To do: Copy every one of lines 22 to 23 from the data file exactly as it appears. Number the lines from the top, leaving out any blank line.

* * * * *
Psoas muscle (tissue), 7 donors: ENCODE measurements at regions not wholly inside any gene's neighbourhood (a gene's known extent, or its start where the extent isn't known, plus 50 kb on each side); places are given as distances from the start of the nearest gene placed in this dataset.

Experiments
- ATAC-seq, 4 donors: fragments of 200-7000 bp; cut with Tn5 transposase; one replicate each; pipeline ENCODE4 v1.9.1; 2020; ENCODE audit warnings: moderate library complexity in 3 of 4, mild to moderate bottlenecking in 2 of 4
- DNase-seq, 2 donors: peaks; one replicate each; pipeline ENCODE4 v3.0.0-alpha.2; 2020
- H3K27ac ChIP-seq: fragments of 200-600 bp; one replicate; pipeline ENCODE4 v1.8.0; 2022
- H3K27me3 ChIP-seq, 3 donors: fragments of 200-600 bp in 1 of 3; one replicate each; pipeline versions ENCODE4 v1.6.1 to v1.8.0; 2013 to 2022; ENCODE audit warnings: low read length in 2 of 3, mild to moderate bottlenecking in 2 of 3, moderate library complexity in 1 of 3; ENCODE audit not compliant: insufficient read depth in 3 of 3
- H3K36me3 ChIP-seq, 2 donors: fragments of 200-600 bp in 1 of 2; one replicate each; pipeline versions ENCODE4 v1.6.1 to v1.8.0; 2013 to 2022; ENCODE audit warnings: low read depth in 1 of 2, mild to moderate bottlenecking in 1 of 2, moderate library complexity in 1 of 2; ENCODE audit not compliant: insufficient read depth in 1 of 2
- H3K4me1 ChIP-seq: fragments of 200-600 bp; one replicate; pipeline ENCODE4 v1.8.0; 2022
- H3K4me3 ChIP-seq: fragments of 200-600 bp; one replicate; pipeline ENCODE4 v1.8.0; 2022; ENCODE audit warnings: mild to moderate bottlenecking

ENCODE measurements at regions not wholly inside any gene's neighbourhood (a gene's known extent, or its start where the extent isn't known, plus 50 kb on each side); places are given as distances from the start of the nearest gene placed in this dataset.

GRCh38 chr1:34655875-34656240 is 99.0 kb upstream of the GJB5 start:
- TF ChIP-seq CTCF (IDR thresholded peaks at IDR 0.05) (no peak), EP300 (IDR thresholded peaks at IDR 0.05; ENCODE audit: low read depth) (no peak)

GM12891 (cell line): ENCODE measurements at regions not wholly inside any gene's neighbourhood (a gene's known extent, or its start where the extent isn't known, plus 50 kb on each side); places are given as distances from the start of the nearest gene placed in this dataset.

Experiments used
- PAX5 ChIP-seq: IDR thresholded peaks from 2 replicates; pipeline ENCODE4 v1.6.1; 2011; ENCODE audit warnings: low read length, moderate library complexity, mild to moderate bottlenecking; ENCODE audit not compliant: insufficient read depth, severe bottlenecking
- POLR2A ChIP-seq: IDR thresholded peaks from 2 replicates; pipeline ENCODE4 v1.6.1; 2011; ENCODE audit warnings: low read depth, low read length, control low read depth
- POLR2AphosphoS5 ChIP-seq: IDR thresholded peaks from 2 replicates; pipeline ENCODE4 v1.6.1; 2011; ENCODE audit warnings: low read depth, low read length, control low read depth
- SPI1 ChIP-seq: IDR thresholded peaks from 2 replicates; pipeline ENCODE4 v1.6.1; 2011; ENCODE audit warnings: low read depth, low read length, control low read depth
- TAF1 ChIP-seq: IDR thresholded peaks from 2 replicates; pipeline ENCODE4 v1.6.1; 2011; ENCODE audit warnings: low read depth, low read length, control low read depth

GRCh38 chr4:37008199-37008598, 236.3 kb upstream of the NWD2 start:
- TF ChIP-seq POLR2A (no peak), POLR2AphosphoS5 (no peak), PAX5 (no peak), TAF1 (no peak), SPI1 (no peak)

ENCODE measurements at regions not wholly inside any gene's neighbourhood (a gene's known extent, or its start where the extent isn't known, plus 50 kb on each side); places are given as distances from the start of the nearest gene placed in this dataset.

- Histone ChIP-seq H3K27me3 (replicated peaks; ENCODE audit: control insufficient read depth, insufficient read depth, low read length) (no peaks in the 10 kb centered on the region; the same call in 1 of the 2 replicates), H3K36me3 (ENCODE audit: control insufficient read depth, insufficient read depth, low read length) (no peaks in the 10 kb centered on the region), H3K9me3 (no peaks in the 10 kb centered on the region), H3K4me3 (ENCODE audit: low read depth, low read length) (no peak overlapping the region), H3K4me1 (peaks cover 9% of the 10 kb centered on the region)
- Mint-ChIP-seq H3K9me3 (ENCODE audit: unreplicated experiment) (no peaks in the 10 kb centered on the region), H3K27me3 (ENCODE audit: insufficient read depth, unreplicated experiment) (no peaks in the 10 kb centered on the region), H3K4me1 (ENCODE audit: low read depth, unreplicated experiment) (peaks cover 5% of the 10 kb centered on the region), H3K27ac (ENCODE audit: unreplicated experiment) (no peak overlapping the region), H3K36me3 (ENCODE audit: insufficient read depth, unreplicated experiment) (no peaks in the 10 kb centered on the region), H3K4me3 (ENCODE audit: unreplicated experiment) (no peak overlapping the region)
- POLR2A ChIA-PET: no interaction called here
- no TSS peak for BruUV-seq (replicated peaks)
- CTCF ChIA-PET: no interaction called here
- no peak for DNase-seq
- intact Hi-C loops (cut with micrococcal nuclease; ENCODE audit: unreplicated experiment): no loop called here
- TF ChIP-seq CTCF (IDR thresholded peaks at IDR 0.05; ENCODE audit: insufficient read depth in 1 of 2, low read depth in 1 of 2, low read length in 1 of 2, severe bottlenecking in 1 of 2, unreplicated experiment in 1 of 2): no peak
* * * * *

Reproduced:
ENCODE measurements at regions not wholly inside any gene's neighbourhood (a gene's known extent, or its start where the extent isn't known, plus 50 kb on each side); places are given as distances from the start of the nearest gene placed in this dataset.

- Histone ChIP-seq H3K27me3 (replicated peaks; ENCODE audit: control insufficient read depth, insufficient read depth, low read length) (no peaks in the 10 kb centered on the region; the same call in 1 of the 2 replicates), H3K36me3 (ENCODE audit: control insufficient read depth, insufficient read depth, low read length) (no peaks in the 10 kb centered on the region), H3K9me3 (no peaks in the 10 kb centered on the region), H3K4me3 (ENCODE audit: low read depth, low read length) (no peak overlapping the region), H3K4me1 (peaks cover 9% of the 10 kb centered on the region)